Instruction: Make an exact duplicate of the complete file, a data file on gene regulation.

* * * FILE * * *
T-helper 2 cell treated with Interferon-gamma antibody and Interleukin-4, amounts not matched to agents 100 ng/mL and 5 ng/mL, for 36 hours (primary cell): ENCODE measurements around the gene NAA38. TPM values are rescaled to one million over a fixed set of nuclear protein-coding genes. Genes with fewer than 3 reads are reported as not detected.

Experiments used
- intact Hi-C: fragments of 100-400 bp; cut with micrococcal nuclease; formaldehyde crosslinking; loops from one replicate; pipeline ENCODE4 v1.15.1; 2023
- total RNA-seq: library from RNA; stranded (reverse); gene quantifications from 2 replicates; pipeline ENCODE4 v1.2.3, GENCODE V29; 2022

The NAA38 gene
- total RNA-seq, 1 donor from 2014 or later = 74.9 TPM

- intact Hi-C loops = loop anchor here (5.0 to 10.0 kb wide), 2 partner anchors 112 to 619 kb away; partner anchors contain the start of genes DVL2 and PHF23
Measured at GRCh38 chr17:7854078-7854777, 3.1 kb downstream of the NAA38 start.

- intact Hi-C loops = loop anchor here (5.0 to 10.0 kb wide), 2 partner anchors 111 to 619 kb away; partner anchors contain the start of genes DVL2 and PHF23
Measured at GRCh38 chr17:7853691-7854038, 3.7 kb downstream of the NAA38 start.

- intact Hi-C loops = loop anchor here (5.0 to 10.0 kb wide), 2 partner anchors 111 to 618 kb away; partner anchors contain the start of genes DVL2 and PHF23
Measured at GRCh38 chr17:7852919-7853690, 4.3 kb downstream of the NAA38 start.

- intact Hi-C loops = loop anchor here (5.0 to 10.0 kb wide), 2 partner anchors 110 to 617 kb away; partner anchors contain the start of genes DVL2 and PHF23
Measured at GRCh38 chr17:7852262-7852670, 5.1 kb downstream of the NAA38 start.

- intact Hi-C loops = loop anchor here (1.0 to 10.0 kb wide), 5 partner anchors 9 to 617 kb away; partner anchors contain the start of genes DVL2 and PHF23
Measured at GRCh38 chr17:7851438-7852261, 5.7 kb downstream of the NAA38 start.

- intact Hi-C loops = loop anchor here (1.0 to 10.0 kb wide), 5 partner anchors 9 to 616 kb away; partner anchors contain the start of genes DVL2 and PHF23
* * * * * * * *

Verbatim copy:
T-helper 2 cell treated with Interferon-gamma antibody and Interleukin-4, amounts not matched to agents 100 ng/mL and 5 ng/mL, for 36 hours (primary cell): ENCODE measurements around the gene NAA38. TPM values are rescaled to one million over a fixed set of nuclear protein-coding genes. Genes with fewer than 3 reads are reported as not detected.

Experiments used
- intact Hi-C: fragments of 100-400 bp; cut with micrococcal nuclease; formaldehyde crosslinking; loops from one replicate; pipeline ENCODE4 v1.15.1; 2023
- total RNA-seq: library from RNA; stranded (reverse); gene quantifications from 2 replicates; pipeline ENCODE4 v1.2.3, GENCODE V29; 2022

The NAA38 gene
- total RNA-seq, 1 donor from 2014 or later = 74.9 TPM

- intact Hi-C loops = loop anchor here (5.0 to 10.0 kb wide), 2 partner anchors 112 to 619 kb away; partner anchors contain the start of genes DVL2 and PHF23
Measured at GRCh38 chr17:7854078-7854777, 3.1 kb downstream of the NAA38 start.

- intact Hi-C loops = loop anchor here (5.0 to 10.0 kb wide), 2 partner anchors 111 to 619 kb away; partner anchors contain the start of genes DVL2 and PHF23
Measured at GRCh38 chr17:7853691-7854038, 3.7 kb downstream of the NAA38 start.

- intact Hi-C loops = loop anchor here (5.0 to 10.0 kb wide), 2 partner anchors 111 to 618 kb away; partner anchors contain the start of genes DVL2 and PHF23
Measured at GRCh38 chr17:7852919-7853690, 4.3 kb downstream of the NAA38 start.

- intact Hi-C loops = loop anchor here (5.0 to 10.0 kb wide), 2 partner anchors 110 to 617 kb away; partner anchors contain the start of genes DVL2 and PHF23
Measured at GRCh38 chr17:7852262-7852670, 5.1 kb downstream of the NAA38 start.

- intact Hi-C loops = loop anchor here (1.0 to 10.0 kb wide), 5 partner anchors 9 to 617 kb away; partner anchors contain the start of genes DVL2 and PHF23
Measured at GRCh38 chr17:7851438-7852261, 5.7 kb downstream of the NAA38 start.

- intact Hi-C loops = loop anchor here (1.0 to 10.0 kb wide), 5 partner anchors 9 to 616 kb away; partner anchors contain the start of genes DVL2 and PHF23